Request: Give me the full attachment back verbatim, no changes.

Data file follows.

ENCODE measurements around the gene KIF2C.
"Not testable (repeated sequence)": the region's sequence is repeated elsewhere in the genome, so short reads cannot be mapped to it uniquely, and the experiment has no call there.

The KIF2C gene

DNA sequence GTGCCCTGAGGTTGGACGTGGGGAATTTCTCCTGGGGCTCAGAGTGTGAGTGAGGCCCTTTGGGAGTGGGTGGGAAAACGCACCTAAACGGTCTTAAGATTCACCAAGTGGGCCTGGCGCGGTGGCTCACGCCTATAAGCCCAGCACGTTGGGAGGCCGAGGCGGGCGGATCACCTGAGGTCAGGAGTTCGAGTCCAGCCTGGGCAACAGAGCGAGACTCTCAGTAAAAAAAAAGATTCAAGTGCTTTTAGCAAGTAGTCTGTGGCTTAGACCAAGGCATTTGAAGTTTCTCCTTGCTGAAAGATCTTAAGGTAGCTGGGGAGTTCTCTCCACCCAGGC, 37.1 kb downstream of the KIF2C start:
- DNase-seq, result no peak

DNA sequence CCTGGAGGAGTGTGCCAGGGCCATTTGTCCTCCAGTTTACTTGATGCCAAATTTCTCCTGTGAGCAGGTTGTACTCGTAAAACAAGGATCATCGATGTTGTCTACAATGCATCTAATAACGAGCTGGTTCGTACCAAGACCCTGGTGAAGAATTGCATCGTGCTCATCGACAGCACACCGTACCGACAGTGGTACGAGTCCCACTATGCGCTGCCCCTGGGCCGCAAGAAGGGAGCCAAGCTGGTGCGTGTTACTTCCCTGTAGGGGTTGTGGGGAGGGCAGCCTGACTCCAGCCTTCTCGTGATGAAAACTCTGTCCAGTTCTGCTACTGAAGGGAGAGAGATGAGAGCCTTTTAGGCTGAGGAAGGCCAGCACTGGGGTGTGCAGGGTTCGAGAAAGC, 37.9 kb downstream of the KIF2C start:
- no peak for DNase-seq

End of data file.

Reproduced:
ENCODE measurements around the gene KIF2C.
"Not testable (repeated sequence)": the region's sequence is repeated elsewhere in the genome, so short reads cannot be mapped to it uniquely, and the experiment has no call there.

The KIF2C gene

DNA sequence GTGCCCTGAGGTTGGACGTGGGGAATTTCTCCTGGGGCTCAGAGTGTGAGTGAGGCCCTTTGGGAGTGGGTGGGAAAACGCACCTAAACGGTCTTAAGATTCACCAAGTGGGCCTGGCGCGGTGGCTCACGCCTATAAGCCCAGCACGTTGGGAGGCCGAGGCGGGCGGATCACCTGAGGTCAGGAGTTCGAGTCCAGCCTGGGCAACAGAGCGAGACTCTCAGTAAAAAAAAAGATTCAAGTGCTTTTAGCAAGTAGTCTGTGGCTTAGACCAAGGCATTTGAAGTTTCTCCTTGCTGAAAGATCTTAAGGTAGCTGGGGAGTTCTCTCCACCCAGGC, 37.1 kb downstream of the KIF2C start:
- DNase-seq, result no peak

DNA sequence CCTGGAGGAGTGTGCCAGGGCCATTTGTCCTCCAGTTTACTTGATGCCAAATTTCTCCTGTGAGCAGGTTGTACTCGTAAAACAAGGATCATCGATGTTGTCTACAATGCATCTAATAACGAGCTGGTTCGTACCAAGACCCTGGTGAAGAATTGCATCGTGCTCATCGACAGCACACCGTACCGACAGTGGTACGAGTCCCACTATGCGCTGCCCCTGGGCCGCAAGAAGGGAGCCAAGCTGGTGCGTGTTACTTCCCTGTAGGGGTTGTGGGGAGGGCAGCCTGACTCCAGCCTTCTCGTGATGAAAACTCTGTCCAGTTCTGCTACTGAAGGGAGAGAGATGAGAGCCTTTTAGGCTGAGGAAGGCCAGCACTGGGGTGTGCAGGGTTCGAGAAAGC, 37.9 kb downstream of the KIF2C start:
- no peak for DNase-seq